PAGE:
Datemaki: The Japanese Rolled Omelet That's A New Year Tradition

Japanese food is a cuisine full of complex flavors, delicate and aesthetic presentation, and that unique umami taste. While Japan is known globally for its sushi and noodle dishes, like ramen, some of its egg dishes have also recently gotten internationally popular. From viral videos of cutting omurice (Japan's "exploding" omelet) open or people enjoying eating omusoba, the internet has been getting an education on Japanese egg dishes. The country is known for its rolled omelets, like tamagoyaki. Tamagoyaki can be packed in bento boxes or included on tables for breakfast. Similar to tamagoyaki, datemaki is another rolled omelet dish, but it is reserved for a more special occasion. 

Datemaki is the sweet, fluffy, oven-baked omelet that is traditionally eaten on New Year's in Japan. The unique dish, according to MasterClass, is made with eggs, fish cake, soy sauce, and sweet seasonings to create a pleasantly sweet flavor and light, airy texture.

History of datemaki

According to Chopstick Chronicles, in the Edo period of Japan (the final era of the traditional Japanese culture, as per History), datemaki was called castella kamaboko, meaning fish cake. However, many people thought the dish resembled the pattern on the kimonos that stylish people of the time wore. These people were called "datemono," thus how the omelet got its name.

However, another theory about datemaki's namesake comes from a historical warlord. According to Food in Japan, warlord Date Masamune is said to have liked eggs with flounder meat. This dish was made by rolling the ingredients in a sushi mat, so it was called "Date maki," since maki means rolled in Japanese.

Traditionally, this dish is only eaten on New Year's in Japan. According to Chopstick Chronicles, one theory for this is that historically "important documents and pictures were always rolled into a scroll." This draws a similarity to how datemaki and other New Year's foods are made in the country. Just One Cookbook notes that the dish is thought to bring students good luck and success in academic life because of its resemblance to a scroll.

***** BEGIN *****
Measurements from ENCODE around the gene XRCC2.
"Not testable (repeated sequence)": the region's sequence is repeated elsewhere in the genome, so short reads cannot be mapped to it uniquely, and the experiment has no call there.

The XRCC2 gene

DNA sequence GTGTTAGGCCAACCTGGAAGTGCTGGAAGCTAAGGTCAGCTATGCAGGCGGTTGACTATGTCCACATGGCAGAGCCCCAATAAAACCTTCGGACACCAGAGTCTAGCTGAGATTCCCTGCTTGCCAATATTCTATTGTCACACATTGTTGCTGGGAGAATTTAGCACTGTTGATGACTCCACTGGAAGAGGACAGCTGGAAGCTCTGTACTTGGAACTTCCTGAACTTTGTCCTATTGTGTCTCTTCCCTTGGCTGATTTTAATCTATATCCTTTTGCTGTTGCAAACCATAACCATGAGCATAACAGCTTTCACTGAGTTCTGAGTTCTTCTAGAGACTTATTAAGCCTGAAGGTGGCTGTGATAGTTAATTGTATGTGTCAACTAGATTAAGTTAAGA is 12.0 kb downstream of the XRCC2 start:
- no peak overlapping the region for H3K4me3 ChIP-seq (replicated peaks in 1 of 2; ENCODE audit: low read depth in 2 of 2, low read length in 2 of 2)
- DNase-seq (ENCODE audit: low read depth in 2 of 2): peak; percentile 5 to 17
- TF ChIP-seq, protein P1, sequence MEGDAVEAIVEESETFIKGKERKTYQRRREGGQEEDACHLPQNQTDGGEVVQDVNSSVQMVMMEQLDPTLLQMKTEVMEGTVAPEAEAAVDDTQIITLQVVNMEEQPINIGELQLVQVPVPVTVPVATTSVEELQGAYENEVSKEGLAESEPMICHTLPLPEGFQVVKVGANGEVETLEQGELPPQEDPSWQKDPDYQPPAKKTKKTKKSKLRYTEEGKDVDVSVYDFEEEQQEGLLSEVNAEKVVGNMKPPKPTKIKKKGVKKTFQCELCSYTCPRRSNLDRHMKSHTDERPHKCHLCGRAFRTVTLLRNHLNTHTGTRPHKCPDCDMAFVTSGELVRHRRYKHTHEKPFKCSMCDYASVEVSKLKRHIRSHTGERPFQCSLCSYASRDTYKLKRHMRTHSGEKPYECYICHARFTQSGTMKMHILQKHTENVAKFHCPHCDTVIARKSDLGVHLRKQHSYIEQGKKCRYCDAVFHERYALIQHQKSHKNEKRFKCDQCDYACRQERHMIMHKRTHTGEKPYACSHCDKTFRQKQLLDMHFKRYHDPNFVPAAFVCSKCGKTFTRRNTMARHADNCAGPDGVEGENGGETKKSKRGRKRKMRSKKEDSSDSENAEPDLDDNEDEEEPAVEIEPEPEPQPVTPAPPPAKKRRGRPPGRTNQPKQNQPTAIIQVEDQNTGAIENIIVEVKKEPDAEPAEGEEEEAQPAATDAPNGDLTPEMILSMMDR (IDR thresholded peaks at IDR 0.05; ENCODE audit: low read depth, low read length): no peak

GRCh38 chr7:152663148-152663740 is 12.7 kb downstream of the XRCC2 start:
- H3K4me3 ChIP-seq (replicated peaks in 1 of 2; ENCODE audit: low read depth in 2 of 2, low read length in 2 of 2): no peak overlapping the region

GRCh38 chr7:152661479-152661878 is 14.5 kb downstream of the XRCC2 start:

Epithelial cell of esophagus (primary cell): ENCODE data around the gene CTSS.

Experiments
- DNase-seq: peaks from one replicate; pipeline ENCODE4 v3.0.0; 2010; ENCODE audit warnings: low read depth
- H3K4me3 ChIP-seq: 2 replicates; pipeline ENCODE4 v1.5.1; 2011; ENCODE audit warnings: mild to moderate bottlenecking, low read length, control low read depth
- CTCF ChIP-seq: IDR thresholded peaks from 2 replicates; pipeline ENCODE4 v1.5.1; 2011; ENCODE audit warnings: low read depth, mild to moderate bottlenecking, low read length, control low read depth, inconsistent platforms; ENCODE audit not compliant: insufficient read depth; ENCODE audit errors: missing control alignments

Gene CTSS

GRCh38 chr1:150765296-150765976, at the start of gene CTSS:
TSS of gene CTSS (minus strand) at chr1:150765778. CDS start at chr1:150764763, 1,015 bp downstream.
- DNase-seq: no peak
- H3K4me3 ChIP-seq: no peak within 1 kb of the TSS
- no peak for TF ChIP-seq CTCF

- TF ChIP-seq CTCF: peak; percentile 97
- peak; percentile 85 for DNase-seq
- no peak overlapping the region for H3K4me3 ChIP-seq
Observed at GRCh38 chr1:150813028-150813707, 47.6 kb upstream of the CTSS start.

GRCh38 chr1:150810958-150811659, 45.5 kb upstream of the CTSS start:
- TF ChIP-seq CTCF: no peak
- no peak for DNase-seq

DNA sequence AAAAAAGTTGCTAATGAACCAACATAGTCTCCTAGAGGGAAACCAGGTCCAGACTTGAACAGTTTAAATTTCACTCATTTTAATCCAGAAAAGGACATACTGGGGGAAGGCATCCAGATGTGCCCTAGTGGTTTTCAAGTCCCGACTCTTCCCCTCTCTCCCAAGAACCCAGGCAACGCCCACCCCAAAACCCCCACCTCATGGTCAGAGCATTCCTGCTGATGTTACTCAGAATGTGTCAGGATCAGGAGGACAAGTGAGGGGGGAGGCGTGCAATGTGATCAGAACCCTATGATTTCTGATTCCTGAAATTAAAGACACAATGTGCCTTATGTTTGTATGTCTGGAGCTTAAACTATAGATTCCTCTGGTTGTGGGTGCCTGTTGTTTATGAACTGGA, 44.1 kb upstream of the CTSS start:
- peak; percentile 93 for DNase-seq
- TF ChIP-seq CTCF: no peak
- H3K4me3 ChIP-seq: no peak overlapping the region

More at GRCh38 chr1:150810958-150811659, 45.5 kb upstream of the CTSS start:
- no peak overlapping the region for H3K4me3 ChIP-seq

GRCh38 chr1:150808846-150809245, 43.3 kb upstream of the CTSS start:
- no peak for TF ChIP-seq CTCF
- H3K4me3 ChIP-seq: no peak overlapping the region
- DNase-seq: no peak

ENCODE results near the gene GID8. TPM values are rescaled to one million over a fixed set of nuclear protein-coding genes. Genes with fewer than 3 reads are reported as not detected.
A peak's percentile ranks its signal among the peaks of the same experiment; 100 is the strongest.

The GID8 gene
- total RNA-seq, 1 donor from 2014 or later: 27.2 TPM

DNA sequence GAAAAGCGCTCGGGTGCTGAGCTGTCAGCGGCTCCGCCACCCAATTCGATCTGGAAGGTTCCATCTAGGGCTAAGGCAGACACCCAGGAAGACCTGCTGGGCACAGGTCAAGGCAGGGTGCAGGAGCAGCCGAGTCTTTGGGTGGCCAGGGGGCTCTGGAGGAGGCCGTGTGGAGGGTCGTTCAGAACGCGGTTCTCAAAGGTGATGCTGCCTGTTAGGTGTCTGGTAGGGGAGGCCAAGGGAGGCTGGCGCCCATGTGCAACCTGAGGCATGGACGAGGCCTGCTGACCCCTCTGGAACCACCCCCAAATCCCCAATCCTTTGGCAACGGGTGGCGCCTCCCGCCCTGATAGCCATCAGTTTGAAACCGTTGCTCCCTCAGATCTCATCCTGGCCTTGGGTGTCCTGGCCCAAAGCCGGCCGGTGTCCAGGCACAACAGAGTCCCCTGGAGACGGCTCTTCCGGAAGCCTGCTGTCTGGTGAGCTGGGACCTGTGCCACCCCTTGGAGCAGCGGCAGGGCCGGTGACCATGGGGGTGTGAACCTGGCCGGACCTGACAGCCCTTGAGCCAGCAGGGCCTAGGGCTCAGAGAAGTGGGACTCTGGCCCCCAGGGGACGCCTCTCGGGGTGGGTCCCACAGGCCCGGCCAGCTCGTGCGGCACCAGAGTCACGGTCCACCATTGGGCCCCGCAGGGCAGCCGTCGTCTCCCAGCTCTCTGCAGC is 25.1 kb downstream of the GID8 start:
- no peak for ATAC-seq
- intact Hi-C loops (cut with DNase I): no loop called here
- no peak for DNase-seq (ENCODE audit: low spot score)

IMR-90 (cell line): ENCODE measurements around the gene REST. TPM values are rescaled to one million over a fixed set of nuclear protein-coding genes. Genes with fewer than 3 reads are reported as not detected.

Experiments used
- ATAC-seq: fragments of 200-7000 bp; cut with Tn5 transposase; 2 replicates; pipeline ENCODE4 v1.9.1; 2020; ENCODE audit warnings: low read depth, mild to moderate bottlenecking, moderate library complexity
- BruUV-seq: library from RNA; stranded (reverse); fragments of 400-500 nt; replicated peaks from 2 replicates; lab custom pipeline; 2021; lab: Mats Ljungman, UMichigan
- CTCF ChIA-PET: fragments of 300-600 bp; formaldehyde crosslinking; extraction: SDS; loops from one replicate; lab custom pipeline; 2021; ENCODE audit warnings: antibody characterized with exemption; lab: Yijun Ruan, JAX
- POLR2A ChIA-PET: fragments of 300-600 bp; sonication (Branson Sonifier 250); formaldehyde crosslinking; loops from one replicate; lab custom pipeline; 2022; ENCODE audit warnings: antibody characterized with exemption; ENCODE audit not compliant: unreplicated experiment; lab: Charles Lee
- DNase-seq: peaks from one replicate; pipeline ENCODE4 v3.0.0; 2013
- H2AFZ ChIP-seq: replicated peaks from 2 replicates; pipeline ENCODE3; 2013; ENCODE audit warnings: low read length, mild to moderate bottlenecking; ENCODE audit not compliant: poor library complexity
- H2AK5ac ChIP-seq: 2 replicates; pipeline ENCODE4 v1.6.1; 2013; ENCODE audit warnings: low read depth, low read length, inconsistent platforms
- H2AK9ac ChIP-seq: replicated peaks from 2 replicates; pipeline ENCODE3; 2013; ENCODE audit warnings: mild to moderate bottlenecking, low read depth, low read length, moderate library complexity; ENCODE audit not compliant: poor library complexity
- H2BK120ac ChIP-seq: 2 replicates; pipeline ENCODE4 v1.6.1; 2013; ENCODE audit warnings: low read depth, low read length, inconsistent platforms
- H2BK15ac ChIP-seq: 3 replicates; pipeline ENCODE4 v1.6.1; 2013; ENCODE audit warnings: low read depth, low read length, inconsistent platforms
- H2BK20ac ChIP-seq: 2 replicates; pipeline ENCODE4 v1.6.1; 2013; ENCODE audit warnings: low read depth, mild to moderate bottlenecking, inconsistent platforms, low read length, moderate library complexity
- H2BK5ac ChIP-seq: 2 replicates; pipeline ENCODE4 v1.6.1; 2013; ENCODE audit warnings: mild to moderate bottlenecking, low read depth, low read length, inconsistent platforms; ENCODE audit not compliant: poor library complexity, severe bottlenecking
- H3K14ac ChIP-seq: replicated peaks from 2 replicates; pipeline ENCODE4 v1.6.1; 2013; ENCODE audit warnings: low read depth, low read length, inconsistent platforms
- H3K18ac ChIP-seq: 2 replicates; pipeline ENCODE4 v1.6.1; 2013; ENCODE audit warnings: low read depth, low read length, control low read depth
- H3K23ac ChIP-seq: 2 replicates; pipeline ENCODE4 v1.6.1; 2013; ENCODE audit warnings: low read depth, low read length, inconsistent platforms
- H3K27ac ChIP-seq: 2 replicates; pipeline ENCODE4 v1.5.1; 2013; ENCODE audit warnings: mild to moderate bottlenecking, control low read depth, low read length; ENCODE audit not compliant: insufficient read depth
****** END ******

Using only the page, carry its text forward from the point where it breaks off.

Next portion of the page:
Ingredients in datemaki

The dish blends a variety of opposing flavors to create a unique product. The main ingredient in datemaki is, of course, eggs. Around four to five large eggs can be used for one roll, according to MasterClass.

The second main ingredient is hanpen. According to Just One Cookbook, hanpen is "made from grated Japanese yam (yamaimo) and surimi (Alaska Pollock), salt, and kombu dashi." The site says this ingredient adds a unique flavor to the omelet. Chopstick Chronicles also notes it adds an airy, soft, and fluffy texture.

Sugar, honey, and mirin are all added for sweetness. Lastly, soy sauce and dashi are added for that salty umami flavor. According to Chopstick Chronicles, Dashi is a "Japanese soup stock or broth which contains extracted Umami components such as amino acids and [flavors]." When combined, the datemaki has an overall sweet flavor with umami elements and an enjoyable, squishy texture.

How datemaki is made

The first step to making this annual indulgence is combining the main ingredients. You can use a tool like a food processor for this. In a bowl, blend eggs, fish cake, mirin, soy sauce, and sugar until smooth, according to MasterClass. Pour this eggy mixture through a fine-mesh strainer into a baking dish to ensure a velvety texture. Then, bake until it's golden. Once cooled, the fun yet tricky part begins.

Transfer the omelet onto a bamboo rolling mat. Use a sharp knife to make "shallow cuts along the surface of the omelet, about an inch apart, running parallel to the bamboo," according to the site. Chopstick Chronicles suggests wetting the bamboo mat before rolling to prevent the egg mixture from sticking to the mat and possibly tearing. Then roll tightly to form a cylinder. It must be chilled in this position, still wrapped in the mat, to ensure it holds its shape. After a couple of hours, it can be cut into the iconic round slices and served.